Running a successful business means you’ve got to be a magician.
I’m not kidding. You know the saying ‘wearing many different hats’ or ‘be a jack of all trades’? It’s like that but it’s not enough to just have general knowledge about each role…
When you own restaurants you’re wearing all of the hats – from the dishwasher’s cap to the construction helmet to the investor’s summer boat fedora. You’ve got to be good enough at everything to not only survive but to thrive… and it’s intense.
Because when you run a successful chain of restaurants it looks easy from the outside. But the reality is that you’re not just someone who opens a shop, makes good food, counts wads of cash, and says goodbye as you leave your team to shut down and clean up.
Here’s the truth – when you’re playing and winning the restaurant game… you’re an executive chef. You’re a line cook. You’re an accountant. You’re a janitor. You’re a therapist. You’re a surrogate parent. You’re a customer service rock star. You’re an interior designer.
And that’s just the beginning. You also have to:
- Understand buildings, architecture, and designs when you’re scouting and developing new locations
- Negotiate like Mark Cuban or Daymond John on Shark Tank
- Understand banking, loans, funding, and investors
- Have a STRONG financial game
And if it weren’t for some great people in my life who shared their expertise and helped me learn about their area of expertise… there’s no way Roostar would be what it is today.
Today I want to take a minute to show you just how I learned to navigate all these roles… I want to introduce my MVP team…
These men have forever changed the course of my career. They’ve believed in me, inspired me, mentored me, and pushed me to be better than I thought was possible.
I am forever grateful that they’re in my life.
I want to thank…
Palmer Schooley. Because he showed me how to preserve creative design by balancing creative freedom. He taught me to work with the city for permitting, with engineers for drawings, how to keep contractors accountable for their work, and how to negotiate with builders. Palmer showed me how to look out for the details within a space and how to think outside the box when it comes to architecture – like allowing natural lights to come through in various section of the building. His philosophy is that every seat in the restaurant should make the guest feel special and it changed the way we think about design at Roostar.
Mike Latimer taught me how to effectively negotiate a lease contract and how to understand real estate. (It’s all about long-term.) He taught me the importance of being clear and transparent in negotiating real estate contracts… a lesson that allowed me to expand from 1 to 2 stores in a quick time frame while Roostar was still maturing.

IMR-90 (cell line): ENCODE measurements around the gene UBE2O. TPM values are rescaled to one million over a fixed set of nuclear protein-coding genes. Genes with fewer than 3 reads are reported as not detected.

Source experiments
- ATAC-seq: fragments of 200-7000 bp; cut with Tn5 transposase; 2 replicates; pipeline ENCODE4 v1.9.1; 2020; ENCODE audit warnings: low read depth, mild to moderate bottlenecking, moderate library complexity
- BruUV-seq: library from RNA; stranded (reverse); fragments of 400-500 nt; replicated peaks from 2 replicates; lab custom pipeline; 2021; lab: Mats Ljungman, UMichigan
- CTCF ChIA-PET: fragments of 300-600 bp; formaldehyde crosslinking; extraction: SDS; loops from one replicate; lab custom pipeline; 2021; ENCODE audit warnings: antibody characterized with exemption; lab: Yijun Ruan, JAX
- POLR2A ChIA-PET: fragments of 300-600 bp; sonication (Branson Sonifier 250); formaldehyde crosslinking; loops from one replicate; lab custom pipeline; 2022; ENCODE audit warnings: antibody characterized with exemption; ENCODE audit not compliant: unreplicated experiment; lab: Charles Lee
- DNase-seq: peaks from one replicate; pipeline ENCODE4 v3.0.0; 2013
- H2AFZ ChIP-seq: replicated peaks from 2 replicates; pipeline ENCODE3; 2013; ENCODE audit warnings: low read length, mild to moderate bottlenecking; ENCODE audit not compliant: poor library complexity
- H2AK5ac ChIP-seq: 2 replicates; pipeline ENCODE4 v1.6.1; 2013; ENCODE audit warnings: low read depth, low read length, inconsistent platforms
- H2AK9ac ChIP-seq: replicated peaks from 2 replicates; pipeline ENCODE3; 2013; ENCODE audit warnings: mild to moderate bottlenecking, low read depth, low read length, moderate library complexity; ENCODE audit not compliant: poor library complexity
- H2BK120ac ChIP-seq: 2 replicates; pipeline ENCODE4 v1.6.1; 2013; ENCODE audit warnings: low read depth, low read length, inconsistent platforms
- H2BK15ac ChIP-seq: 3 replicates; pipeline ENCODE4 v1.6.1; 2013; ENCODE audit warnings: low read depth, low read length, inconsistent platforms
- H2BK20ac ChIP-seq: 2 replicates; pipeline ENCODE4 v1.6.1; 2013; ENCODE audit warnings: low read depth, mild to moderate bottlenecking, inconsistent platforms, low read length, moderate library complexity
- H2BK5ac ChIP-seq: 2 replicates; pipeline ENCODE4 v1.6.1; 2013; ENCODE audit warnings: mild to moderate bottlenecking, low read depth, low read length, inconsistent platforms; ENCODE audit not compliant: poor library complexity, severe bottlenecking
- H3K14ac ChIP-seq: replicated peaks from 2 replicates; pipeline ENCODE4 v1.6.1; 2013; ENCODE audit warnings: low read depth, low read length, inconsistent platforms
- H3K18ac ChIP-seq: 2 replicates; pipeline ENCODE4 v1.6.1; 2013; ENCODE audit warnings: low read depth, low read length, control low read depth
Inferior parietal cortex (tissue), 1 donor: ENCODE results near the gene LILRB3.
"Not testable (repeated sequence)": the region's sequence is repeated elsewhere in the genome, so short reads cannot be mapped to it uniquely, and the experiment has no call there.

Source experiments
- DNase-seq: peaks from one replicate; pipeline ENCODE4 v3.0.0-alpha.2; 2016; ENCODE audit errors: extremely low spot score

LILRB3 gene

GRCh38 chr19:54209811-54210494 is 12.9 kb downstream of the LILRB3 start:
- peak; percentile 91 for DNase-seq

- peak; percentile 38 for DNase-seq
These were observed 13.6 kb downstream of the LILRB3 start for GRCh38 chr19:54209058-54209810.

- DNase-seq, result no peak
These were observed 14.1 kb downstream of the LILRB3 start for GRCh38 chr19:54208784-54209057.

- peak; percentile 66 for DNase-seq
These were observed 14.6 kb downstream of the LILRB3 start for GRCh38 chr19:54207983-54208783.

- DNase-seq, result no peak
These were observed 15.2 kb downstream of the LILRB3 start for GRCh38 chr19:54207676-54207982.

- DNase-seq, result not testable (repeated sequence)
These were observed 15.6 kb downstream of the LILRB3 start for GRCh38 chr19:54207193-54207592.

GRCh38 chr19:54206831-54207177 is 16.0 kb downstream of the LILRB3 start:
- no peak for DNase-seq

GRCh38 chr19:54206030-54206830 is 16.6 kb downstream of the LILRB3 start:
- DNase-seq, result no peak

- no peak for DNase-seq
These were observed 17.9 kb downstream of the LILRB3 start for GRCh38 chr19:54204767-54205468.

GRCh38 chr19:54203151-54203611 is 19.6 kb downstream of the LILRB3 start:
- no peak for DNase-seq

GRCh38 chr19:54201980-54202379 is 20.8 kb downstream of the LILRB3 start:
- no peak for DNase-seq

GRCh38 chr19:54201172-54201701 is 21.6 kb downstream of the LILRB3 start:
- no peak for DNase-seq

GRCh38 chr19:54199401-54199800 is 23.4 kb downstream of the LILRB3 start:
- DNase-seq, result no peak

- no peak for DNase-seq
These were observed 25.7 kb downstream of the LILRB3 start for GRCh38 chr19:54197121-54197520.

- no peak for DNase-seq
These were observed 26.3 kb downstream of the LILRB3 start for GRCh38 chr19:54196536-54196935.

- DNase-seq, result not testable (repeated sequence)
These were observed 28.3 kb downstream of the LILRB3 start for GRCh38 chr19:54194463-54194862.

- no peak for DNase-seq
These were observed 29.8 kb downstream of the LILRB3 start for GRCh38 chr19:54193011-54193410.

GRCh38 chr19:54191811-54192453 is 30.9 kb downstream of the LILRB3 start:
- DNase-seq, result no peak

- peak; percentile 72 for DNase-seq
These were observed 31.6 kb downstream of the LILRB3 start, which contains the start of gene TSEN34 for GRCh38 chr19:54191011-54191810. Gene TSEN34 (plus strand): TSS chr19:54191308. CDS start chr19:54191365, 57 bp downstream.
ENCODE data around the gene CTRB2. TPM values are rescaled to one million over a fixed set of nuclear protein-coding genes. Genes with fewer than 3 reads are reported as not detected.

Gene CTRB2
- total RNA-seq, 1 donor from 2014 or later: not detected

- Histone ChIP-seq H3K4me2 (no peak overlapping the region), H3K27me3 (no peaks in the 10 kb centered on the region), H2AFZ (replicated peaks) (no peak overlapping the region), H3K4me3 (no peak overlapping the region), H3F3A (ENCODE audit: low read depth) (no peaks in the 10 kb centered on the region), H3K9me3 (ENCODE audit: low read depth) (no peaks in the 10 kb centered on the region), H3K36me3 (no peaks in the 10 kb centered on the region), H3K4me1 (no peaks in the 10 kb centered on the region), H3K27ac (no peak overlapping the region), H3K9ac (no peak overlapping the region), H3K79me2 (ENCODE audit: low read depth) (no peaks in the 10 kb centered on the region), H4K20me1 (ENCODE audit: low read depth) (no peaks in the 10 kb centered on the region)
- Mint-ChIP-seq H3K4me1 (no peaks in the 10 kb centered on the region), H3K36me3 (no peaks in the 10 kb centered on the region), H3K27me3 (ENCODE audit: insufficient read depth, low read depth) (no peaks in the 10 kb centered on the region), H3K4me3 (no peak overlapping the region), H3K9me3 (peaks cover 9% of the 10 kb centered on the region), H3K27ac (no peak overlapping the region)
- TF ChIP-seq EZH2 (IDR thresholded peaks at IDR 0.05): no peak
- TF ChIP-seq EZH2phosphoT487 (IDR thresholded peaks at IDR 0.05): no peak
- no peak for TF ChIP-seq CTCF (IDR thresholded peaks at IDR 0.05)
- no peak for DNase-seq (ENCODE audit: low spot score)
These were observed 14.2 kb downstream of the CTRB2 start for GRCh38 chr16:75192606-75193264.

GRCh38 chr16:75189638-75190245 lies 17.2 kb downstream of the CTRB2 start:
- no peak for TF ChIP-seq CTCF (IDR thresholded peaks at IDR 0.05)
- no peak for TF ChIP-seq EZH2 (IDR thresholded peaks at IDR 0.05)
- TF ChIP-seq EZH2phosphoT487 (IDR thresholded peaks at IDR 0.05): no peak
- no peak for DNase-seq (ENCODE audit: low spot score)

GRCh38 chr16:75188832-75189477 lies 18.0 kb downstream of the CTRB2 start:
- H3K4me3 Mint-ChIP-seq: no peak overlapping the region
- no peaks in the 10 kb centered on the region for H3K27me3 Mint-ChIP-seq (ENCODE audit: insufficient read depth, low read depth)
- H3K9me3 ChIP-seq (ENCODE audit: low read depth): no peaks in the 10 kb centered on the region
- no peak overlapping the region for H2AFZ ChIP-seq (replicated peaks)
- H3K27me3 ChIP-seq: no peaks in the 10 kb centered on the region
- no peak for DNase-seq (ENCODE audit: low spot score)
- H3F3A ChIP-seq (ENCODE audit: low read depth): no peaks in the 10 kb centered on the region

John Song is my OG banker. He taught me how to take long-term approach on all financial deals and showed me how every single year’s tax return matters for the projects ahead. Because of John, I know how to keep cash reserves and why I have to follow plans. John showed me how the bank’s processes work which helped me build powerful relationship with the bank. Thanks to him I understand what banks look for and why they need it so I keep a clean financial game to make room for more growth and expansion on the horizon. This man pulled strings for me, guided me, and funded Roostar 2 when it didn’t seem possible.
Tri Nguyen is my dad. His entrepreneurial spirit rubbed off on me, which he wasn’t totally excited about at first. But my dad is someone who knows how to connect dots and to create something from nothing so how could I not be inspired by him? He’s great with tools and taught me how to build things with my hands… and introduced me the indescribable feeling that comes when you create something. He taught me to do my best, no matter what job title I have.
He’s offensive when it comes to making money. My dad never stops looking for and making deals. He’s defensive when it comes to saving money. I learned to look for value, to be frugal, and to be reasonable when spending money from watching him.
My dad showed me how to build relationships with the people who have leverage on me and how to control and build relationships with the business staff that I oversee.
A visionary, my dad taught me how to think long term and how to see and then build a future that does not yet exist…
And that’s the real power of your MVP team. You can’t do it all on your own and succeed.
There’s no way for someone starting out to understand the intricacies of so many different industries and roles.
You need someone to show you how to identify a great building and create a powerful design. You need someone who’s negotiated killer real estate deals to show you the ropes and help you understand what took them decades to perfect in a really, really short time. You need someone to help you keep your finances strong so that you have everything in order when you find an opportunity to pursue. You need someone to show you how to navigate confusing bank procedures that take people years to comprehend so that you can get your loan and your investors can feel good about what you’re going to build.
Success looks so simple, so easy, and so fun on the surface.
But success is an iceberg… there’s a lot going on that no one will ever see.
And today, I wanted to show the world the power behind my success. Because I’m so thankful for these men.
If you know someone who’s starting up and struggling, will you take just one minute to share this with them? It might help them more than you think.
OR if this made you think about someone who’s helped you find success why don’t you forward it to them with a quick thank you note? You know they’ll appreciate it.
Just like I appreciate every customer who chooses to come into Roostar and spend their time, money, and appetite with us, I want to thank you for reading about my experience today.
PS — Go make the world a better place..